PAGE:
This site contains affiliate links. Please see Policies for more information.

We have been giving the boys an allowance for as long as I can remember. At first we would pay them in cash – except, we never carried cash.

So, that didn’t work.

Then, we tried using a notebook. The boys would keep track of their chores and a tally of the allowance we owed them in a small notebook.

That didn’t work either.

It was about then that we realized, “Why are we driving ourselves crazy? By the time these kids grow up, nobody will be carrying cash. We need to teach them how to responsibly use credit and debit cards.”

That’s when we got the boys their first prepaid debit card.

Why Using A Prepaid Debit Card For Teens Is Brilliant

Before I tell you how to get a prepaid card for your teen, let me tell you what we based our decision on:

  • It’s inconvenient to carry cash
  • The boys lose their cash
  • Sometimes the boys want to shop online
  • You can register a prepaid debit card in case it gets lost or stolen
  • No bank account/credit check is necessary – I looked into getting bank accounts for the boys, and not many banks provide that service
  • I can have money automatically transferred from my bank account to their cards
  • The boys can track their spending and balance themselves
  • They can’t overspend – an important lesson for when they get older and have credit cards

The boys also liked the idea of carrying their own debit card, so the choice to use a prepaid card was an easy one for us.

We logged onto the MasterCard prepaid debit card website and choosing a card was the hardest part about it. You can view how easy it is to get a prepaid debit card over on my Google+ page – I made an album for you! They have some fun cards to choose from:

Prepaid Debit Card Designs Prepaid Debit Card Designs


Prepaid Debit Card Designs


Prepaid Debit Card Designs

How Much Money Are You Paying Your Kids?!

In order to use prepaid debit cards with your teen’s allowance, you don’t have to be paying them a boatload of money. My kids have usually received one dollar for each of their years of age after age 6. When Michael was 6, he earned $6/week. Now that he’s 13, he’s earning $13/week. The amount of chores increases as the allowance increases, of course. A prepaid debit card is an excellent way to keep track of the $6 or $14 per week that the kids are paid. And to answer your question… no, we don’t always approve of what they choose to buy. As long as it balances out, though, it’s all good.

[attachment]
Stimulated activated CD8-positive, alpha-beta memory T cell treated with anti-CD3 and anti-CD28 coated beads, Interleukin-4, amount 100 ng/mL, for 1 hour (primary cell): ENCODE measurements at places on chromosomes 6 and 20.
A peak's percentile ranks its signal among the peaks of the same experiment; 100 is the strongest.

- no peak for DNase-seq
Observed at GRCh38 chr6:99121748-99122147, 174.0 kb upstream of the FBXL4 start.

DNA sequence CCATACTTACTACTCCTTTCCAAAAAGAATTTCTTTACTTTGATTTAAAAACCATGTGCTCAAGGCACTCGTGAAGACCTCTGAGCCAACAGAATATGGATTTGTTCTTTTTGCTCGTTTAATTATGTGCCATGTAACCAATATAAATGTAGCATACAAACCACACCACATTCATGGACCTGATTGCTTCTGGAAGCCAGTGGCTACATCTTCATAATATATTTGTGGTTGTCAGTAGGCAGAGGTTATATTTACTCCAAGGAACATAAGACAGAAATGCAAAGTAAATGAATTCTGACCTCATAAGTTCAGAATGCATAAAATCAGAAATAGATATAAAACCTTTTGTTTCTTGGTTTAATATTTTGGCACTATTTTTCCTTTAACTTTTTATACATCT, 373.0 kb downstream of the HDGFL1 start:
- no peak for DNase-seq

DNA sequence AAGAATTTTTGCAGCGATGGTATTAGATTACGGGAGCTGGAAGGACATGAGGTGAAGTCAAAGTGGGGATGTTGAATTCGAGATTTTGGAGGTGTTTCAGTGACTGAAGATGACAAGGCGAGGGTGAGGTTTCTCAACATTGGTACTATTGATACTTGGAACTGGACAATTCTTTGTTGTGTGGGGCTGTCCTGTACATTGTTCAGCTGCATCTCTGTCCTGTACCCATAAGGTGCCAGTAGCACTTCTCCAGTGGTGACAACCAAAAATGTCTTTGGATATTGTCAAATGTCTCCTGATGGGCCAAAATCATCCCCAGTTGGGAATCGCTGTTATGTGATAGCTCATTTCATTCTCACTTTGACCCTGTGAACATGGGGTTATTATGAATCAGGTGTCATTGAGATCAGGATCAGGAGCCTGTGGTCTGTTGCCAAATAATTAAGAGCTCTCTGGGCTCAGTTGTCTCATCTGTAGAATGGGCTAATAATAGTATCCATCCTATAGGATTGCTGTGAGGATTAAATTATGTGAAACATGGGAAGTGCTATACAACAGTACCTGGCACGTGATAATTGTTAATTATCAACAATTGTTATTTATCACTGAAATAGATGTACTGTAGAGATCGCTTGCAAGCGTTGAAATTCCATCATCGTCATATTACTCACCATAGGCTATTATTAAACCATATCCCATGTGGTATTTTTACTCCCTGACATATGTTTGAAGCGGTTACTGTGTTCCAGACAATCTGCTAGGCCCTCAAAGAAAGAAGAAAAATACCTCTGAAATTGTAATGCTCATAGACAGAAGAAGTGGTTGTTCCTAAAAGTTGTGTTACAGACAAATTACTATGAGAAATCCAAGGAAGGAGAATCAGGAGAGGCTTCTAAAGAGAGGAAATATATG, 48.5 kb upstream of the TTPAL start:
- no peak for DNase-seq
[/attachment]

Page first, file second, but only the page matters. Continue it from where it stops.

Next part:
Jack spending chore money

What Chores Do Your Kids Do?

Well, everything. We all pitch in around the house. They have routine daily and weekly chores that they are paid for and a chore chart to keep track of what they’ve done. They take care of the animals (2 dogs and a bearded dragon), clean up their areas of the house including their bedrooms and bathroom, clear the dishes after dinner, load them into the dishwasher and more.


Chore Chart For Teens

You’re welcome to view and copy our chore chart for teens. Please note: File > Save As > Excel to save and edit this chart. I can not open edit settings because I end up having to “fix” it all of the time :)

Sometimes the kids want to ear extra money, and I gladly let them dust my plant ledges for me ;)

Teens Doing Chores

Using a prepaid debit card for your teens is a great way to teach responsibility, money management and even organization. It gives your children a head start on their financial life and a safe place to ask questions and even make mistakes. I know many parents choose to not give their children allowances in exchange for chores and that’s ok – it’s right for our family.

Don’t forget to check out my Google+ album for more tips about teaching your kids to use a prepaid debit card!


Similar Posts

Did you love this recipe?

Make sure to comment below so we can chat about it! Or follow on your favorite social network for even more family recipes.